Book Report: Hackers & Painters by Paul Grahm

I'm home all by myself this weekend (the missus took the baby to CA to visit family for a few days) so I am at long last catching up on some reading. Today's book is

Hackers & Painters: Big Ideas from the Computer Age


Paul Graham

. It is a selection of Paul Graham's essays collected into a single volume, most notably Hackers & Painters. Paul Graham is the co-founder of Viaweb, an early software as a service provider that was later sold to Yahoo in 1998. He then co-founded the Y-combinator startup incubator. He blogs and speaks regularly on topics of startups, hacking, and creative collaboration. Though the book was first published in 2004 it has aged pretty well because Paul mostly focuses on timeless topics: Why are hackers the way they are?. Startups are a great way to create wealth. Musings on programming languages. His chapter on web based software: The Other Road Ahead is not only still relevant, but more relevant than ever before. Software as a Service is now the order of the day. While he missed the concept of shipping software as a packaged mobile app instead of just websites, he got the core concepts of always available, always updated software right on. Over all I like the book. The musings about what makes a good programming language towards the end are especially good, though you may come to the conclusion that all languages eventually grow to become inferior dialects of Lisp. My biggest beef isn't so much with the book but with Paul Graham's tone. Sometimes he steps beyond merely authoritative to become overbearing and down right arrogant. Especially in the name sake chapter on Hackers and Painters one gets the impression that Paul can be quite a know-it-all dick when he wants to be. He puts his kind of person, the hacker, on a pedestal: equating the best hackers with the great painters of the Renaissance. Uber-men who are experts in many fields and outperform the work of 30 mediocre employees. This attitude of superiority pervades the book and can become a turn off for the reader. But the thing is: throughout the book he's completely right. In virtually every essay he digs into the topic and divines the underlying truth, even when we might not which to acknowledge it. He even has a chapter on that topic:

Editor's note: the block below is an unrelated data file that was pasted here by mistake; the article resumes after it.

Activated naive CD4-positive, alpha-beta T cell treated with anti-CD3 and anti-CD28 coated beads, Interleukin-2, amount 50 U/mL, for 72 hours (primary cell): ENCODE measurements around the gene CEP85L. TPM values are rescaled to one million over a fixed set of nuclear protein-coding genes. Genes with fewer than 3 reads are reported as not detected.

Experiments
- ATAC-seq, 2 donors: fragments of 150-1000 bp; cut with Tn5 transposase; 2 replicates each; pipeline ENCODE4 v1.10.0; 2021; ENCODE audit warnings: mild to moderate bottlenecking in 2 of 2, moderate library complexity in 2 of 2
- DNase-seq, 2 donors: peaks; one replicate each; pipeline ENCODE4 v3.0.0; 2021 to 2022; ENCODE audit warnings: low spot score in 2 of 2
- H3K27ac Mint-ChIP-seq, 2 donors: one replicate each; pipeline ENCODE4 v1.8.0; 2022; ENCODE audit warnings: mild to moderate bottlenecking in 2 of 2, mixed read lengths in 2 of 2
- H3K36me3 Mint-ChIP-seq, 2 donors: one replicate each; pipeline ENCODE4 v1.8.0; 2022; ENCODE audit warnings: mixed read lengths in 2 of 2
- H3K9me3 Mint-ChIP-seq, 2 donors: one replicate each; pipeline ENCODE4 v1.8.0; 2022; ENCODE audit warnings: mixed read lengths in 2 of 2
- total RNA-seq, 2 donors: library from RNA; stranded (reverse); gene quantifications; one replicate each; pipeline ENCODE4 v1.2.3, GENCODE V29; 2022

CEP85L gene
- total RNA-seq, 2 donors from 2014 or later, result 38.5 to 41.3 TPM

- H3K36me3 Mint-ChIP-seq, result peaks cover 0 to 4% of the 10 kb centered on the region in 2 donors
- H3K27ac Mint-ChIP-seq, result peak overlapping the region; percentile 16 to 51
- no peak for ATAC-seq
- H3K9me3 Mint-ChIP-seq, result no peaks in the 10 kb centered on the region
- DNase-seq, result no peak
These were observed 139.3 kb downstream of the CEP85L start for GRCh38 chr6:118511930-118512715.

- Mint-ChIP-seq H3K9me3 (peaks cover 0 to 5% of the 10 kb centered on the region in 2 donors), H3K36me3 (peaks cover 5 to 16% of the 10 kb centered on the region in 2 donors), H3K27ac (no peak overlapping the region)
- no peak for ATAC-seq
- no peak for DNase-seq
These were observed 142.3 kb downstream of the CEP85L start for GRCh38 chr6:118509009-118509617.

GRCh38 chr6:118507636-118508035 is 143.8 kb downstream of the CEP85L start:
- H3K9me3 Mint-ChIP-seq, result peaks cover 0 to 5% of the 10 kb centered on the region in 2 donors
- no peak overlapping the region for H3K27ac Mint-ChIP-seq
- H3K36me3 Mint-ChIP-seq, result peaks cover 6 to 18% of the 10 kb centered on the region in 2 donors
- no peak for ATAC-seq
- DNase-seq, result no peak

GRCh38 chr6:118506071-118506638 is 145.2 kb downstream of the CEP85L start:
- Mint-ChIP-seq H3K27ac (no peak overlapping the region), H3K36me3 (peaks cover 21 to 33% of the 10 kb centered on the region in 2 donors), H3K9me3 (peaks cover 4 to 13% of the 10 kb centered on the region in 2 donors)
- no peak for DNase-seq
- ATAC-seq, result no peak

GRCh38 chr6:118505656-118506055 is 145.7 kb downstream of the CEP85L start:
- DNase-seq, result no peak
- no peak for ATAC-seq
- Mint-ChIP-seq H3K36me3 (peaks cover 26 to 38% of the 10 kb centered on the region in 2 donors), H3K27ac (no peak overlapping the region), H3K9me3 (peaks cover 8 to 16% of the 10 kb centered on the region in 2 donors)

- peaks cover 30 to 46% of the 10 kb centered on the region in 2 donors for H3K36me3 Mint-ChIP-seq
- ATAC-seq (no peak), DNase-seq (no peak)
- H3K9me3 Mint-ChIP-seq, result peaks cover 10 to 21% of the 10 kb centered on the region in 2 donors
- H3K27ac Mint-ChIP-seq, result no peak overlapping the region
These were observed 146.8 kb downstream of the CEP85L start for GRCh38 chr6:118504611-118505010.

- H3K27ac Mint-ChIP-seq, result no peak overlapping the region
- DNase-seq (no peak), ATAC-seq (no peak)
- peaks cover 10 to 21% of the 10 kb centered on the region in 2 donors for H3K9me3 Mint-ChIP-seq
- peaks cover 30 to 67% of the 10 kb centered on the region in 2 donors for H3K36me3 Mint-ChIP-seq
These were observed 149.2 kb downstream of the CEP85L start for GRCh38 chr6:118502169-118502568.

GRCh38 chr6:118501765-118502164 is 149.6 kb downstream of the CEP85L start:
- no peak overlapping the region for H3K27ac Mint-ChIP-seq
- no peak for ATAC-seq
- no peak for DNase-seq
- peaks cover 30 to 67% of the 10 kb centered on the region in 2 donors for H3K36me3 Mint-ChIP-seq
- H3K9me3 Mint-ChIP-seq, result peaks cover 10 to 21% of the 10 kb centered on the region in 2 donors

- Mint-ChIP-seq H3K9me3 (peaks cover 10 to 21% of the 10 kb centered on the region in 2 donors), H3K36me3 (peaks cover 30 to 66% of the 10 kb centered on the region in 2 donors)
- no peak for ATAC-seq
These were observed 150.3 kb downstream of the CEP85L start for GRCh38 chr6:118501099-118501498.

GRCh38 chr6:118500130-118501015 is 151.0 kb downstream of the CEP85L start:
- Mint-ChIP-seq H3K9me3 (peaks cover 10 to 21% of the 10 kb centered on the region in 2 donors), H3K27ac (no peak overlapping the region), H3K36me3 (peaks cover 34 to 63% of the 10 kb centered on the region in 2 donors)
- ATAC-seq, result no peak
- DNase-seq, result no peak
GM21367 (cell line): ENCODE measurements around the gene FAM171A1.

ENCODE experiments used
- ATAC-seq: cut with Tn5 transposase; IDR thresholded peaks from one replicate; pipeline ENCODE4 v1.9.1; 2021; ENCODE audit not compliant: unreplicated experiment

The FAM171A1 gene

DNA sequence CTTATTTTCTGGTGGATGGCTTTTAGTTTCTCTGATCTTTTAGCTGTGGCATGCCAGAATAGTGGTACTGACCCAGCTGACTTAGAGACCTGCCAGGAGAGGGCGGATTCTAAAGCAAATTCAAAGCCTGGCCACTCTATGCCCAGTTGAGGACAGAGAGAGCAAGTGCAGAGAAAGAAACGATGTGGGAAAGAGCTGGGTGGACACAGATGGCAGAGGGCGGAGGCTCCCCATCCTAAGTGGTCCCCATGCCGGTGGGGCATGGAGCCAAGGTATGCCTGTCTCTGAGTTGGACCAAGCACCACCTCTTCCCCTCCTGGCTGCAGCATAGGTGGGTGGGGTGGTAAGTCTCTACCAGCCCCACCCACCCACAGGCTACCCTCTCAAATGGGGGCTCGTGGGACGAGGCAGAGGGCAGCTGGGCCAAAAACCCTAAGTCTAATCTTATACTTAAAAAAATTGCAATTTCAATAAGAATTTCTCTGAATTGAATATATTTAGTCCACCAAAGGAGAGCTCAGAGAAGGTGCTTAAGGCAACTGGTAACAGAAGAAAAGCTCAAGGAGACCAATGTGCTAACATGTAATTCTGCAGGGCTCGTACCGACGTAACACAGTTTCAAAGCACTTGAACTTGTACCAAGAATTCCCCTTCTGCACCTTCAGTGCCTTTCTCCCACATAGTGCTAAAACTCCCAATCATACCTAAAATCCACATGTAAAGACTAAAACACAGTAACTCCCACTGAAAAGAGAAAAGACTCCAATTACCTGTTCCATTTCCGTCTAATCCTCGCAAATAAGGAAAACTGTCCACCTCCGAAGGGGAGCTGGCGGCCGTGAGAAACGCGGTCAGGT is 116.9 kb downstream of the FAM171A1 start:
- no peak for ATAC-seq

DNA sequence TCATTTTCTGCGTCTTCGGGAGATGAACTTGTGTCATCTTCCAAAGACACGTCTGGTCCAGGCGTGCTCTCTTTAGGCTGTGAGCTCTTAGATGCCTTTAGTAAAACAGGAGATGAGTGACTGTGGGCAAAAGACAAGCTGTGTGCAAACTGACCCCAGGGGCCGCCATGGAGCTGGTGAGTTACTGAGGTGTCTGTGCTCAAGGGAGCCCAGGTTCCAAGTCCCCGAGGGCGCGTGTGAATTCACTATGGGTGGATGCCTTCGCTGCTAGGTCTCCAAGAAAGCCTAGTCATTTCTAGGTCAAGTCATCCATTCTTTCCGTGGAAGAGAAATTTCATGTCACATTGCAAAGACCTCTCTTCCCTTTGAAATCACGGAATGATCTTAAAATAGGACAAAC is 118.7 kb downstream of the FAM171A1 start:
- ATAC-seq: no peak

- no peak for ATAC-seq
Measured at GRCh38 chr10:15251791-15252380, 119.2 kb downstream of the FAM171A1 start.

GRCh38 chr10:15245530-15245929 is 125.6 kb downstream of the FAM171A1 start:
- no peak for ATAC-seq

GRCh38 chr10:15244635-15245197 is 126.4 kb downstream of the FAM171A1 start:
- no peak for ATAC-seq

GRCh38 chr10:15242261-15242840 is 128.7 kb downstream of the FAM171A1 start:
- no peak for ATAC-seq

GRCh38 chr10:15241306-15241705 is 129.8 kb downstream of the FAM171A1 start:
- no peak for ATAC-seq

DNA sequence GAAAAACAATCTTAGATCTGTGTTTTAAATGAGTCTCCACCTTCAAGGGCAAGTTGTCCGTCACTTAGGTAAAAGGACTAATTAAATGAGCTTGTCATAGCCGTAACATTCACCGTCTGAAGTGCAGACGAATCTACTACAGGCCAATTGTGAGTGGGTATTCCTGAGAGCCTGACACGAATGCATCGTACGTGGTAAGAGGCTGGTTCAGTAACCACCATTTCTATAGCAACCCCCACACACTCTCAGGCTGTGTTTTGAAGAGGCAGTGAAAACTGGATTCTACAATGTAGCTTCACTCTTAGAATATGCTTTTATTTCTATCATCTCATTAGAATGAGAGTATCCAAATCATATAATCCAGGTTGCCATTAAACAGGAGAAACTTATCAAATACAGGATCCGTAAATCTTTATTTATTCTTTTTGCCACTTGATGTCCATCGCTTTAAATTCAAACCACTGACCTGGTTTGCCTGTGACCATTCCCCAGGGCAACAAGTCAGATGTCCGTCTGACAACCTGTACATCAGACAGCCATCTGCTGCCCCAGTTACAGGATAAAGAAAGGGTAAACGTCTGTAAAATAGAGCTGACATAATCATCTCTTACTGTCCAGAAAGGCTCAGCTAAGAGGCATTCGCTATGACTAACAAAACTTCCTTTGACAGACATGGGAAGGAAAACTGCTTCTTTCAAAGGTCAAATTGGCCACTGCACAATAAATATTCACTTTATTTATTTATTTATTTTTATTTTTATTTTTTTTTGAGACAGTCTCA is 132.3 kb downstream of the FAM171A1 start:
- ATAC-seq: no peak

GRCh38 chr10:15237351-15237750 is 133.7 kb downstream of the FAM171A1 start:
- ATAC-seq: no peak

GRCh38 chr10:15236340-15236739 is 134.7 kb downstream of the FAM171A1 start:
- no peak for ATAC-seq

What You Can't Say

. I suspect his peculiar narrative tone simply reflects how Paul is in real life. I have to respect people who write how they speak. I always strive for honesty in my writing as well. Would I ever want to work with Mr Graham in his startup incubator? I don't know. I haven't met him. He may be a right jolly fellow in person. In any case, I enjoyed reading the book and will read his further essays on his


, just always knowing to adjust the tone to my personal liking. I have only two real complaints with

Hackers & Painters

. First, the chapter on catching spam seems very out of place with the rest of the book. Not that I didn't like it, just it was more technical rather than discussing more universal topics. Second, he has several chapters which discuss the programming language of the future, or one that might last 100 years. He dives into the problems that must be solved but never proposes any real solutions. I'm not asking for a full BNF but a few examples of what such a dynamic concise super-language would look like might be handy. But then. I suspect it would just be

full of parenthesis

. One final item: read the notes section at the end. More than just the footnotes for the book, the provide more entertaining tidbits to ponder and entice further trips to Wikipedia.

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Posted November 6th, 2011

Tagged: bookreview